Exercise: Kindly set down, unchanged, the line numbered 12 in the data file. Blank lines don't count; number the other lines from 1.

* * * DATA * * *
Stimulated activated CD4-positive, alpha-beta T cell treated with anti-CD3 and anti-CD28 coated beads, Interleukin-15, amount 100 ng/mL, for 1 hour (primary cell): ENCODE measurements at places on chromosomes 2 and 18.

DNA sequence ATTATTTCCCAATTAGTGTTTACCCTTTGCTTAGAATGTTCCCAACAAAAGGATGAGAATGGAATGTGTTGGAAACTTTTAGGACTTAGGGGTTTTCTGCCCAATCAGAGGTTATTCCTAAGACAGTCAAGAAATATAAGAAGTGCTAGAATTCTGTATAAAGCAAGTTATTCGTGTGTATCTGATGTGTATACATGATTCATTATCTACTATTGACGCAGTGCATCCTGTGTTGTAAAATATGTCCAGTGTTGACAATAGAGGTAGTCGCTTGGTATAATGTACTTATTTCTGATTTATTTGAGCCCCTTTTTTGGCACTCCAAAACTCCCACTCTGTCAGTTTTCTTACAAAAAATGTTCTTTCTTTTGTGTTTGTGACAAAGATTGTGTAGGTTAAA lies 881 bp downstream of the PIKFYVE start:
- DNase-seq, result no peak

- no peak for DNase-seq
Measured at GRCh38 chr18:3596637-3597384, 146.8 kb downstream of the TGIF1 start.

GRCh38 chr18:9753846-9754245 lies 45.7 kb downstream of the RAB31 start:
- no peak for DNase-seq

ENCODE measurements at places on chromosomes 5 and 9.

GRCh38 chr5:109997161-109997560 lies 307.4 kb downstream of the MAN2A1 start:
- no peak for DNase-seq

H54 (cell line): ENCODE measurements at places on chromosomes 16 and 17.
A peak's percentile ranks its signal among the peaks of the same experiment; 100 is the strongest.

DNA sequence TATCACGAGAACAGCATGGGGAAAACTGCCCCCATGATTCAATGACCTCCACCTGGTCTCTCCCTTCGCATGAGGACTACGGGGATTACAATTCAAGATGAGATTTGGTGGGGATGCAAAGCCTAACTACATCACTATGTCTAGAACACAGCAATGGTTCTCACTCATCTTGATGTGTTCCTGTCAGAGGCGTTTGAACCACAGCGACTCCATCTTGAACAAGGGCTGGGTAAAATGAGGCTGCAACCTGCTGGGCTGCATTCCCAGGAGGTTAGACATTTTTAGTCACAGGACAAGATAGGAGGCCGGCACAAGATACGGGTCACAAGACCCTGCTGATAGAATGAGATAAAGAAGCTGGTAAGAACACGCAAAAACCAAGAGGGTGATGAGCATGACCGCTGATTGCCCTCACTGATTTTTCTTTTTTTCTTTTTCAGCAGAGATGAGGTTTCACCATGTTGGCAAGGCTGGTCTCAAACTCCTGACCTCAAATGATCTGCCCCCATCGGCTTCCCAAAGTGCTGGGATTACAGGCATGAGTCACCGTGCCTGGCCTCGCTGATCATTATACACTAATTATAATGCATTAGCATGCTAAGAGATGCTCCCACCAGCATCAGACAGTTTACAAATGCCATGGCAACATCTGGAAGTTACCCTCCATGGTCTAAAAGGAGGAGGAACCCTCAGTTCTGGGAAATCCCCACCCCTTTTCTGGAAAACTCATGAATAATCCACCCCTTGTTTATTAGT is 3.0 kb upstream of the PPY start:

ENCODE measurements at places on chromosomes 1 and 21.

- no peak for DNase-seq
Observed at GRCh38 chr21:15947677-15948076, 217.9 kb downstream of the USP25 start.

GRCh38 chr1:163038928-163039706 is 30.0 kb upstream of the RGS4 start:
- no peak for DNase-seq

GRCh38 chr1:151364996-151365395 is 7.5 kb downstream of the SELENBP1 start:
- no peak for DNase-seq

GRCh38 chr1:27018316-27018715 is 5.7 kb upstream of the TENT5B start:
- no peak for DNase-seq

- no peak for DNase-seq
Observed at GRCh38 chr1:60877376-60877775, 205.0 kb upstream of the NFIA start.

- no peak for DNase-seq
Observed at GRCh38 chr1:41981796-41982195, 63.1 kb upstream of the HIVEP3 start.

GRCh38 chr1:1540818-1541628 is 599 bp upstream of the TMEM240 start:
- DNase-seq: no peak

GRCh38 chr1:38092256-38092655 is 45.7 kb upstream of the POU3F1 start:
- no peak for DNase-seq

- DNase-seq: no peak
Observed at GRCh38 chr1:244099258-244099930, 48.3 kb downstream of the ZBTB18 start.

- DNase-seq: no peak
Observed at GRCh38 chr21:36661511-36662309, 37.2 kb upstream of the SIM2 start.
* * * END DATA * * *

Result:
A peak's percentile ranks its signal among the peaks of the same experiment; 100 is the strongest.